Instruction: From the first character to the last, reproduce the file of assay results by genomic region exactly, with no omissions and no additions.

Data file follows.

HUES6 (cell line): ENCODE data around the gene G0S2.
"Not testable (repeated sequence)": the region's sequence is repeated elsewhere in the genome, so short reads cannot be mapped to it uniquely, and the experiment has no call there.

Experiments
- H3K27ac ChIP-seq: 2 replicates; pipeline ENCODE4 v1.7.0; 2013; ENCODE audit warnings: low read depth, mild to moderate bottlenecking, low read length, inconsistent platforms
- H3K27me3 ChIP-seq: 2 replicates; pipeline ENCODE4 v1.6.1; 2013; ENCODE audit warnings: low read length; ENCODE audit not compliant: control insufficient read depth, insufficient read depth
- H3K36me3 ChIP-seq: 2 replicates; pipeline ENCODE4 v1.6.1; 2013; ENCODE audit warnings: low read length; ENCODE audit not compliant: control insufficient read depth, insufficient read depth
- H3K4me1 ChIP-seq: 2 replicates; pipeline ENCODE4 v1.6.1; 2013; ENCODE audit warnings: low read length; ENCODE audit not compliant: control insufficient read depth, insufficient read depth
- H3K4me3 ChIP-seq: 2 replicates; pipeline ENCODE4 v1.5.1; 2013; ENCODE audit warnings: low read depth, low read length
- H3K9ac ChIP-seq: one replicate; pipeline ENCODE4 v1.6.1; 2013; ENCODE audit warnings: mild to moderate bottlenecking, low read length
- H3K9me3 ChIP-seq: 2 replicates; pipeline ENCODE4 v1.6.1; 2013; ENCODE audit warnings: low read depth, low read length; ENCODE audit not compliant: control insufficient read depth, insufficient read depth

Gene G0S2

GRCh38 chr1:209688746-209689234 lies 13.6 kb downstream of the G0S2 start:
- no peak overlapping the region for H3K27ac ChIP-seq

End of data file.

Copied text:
HUES6 (cell line): ENCODE data around the gene G0S2.
"Not testable (repeated sequence)": the region's sequence is repeated elsewhere in the genome, so short reads cannot be mapped to it uniquely, and the experiment has no call there.

Experiments
- H3K27ac ChIP-seq: 2 replicates; pipeline ENCODE4 v1.7.0; 2013; ENCODE audit warnings: low read depth, mild to moderate bottlenecking, low read length, inconsistent platforms
- H3K27me3 ChIP-seq: 2 replicates; pipeline ENCODE4 v1.6.1; 2013; ENCODE audit warnings: low read length; ENCODE audit not compliant: control insufficient read depth, insufficient read depth
- H3K36me3 ChIP-seq: 2 replicates; pipeline ENCODE4 v1.6.1; 2013; ENCODE audit warnings: low read length; ENCODE audit not compliant: control insufficient read depth, insufficient read depth
- H3K4me1 ChIP-seq: 2 replicates; pipeline ENCODE4 v1.6.1; 2013; ENCODE audit warnings: low read length; ENCODE audit not compliant: control insufficient read depth, insufficient read depth
- H3K4me3 ChIP-seq: 2 replicates; pipeline ENCODE4 v1.5.1; 2013; ENCODE audit warnings: low read depth, low read length
- H3K9ac ChIP-seq: one replicate; pipeline ENCODE4 v1.6.1; 2013; ENCODE audit warnings: mild to moderate bottlenecking, low read length
- H3K9me3 ChIP-seq: 2 replicates; pipeline ENCODE4 v1.6.1; 2013; ENCODE audit warnings: low read depth, low read length; ENCODE audit not compliant: control insufficient read depth, insufficient read depth

Gene G0S2

GRCh38 chr1:209688746-209689234 lies 13.6 kb downstream of the G0S2 start:
- no peak overlapping the region for H3K27ac ChIP-seq